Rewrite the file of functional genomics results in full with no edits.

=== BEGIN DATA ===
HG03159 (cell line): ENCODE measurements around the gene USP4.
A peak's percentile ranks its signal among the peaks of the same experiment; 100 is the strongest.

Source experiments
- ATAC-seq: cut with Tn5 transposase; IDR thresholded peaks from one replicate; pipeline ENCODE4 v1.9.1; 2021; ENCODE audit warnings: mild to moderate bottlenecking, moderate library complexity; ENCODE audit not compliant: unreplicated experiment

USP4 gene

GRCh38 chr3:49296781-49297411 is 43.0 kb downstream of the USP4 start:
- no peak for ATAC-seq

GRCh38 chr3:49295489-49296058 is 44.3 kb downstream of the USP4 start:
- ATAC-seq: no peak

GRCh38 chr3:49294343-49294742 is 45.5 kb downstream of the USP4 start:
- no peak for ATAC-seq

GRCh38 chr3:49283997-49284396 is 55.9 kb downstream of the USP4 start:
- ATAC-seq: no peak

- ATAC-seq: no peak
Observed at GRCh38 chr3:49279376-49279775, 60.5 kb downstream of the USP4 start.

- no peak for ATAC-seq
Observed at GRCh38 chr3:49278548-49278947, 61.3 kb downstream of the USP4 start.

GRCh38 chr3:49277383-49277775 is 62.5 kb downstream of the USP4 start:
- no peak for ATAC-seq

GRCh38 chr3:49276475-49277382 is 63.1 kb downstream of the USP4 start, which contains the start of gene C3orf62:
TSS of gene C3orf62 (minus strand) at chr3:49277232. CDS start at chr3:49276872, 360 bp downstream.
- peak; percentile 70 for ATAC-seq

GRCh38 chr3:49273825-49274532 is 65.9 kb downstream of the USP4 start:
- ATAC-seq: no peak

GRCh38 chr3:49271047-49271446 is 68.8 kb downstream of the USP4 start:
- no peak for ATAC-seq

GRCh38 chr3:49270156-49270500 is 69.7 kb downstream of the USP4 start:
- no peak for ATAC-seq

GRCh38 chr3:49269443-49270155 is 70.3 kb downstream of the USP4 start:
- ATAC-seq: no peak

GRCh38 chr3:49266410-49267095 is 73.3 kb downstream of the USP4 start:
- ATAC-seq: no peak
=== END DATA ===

HG03159 (cell line): ENCODE measurements around the gene USP4.
A peak's percentile ranks its signal among the peaks of the same experiment; 100 is the strongest.

Source experiments
- ATAC-seq: cut with Tn5 transposase; IDR thresholded peaks from one replicate; pipeline ENCODE4 v1.9.1; 2021; ENCODE audit warnings: mild to moderate bottlenecking, moderate library complexity; ENCODE audit not compliant: unreplicated experiment

USP4 gene

GRCh38 chr3:49296781-49297411 is 43.0 kb downstream of the USP4 start:
- no peak for ATAC-seq

GRCh38 chr3:49295489-49296058 is 44.3 kb downstream of the USP4 start:
- ATAC-seq: no peak

GRCh38 chr3:49294343-49294742 is 45.5 kb downstream of the USP4 start:
- no peak for ATAC-seq

GRCh38 chr3:49283997-49284396 is 55.9 kb downstream of the USP4 start:
- ATAC-seq: no peak

- ATAC-seq: no peak
Observed at GRCh38 chr3:49279376-49279775, 60.5 kb downstream of the USP4 start.

- no peak for ATAC-seq
Observed at GRCh38 chr3:49278548-49278947, 61.3 kb downstream of the USP4 start.

GRCh38 chr3:49277383-49277775 is 62.5 kb downstream of the USP4 start:
- no peak for ATAC-seq

GRCh38 chr3:49276475-49277382 is 63.1 kb downstream of the USP4 start, which contains the start of gene C3orf62:
TSS of gene C3orf62 (minus strand) at chr3:49277232. CDS start at chr3:49276872, 360 bp downstream.
- peak; percentile 70 for ATAC-seq

GRCh38 chr3:49273825-49274532 is 65.9 kb downstream of the USP4 start:
- ATAC-seq: no peak

GRCh38 chr3:49271047-49271446 is 68.8 kb downstream of the USP4 start:
- no peak for ATAC-seq

GRCh38 chr3:49270156-49270500 is 69.7 kb downstream of the USP4 start:
- no peak for ATAC-seq

GRCh38 chr3:49269443-49270155 is 70.3 kb downstream of the USP4 start:
- ATAC-seq: no peak

GRCh38 chr3:49266410-49267095 is 73.3 kb downstream of the USP4 start:
- ATAC-seq: no peak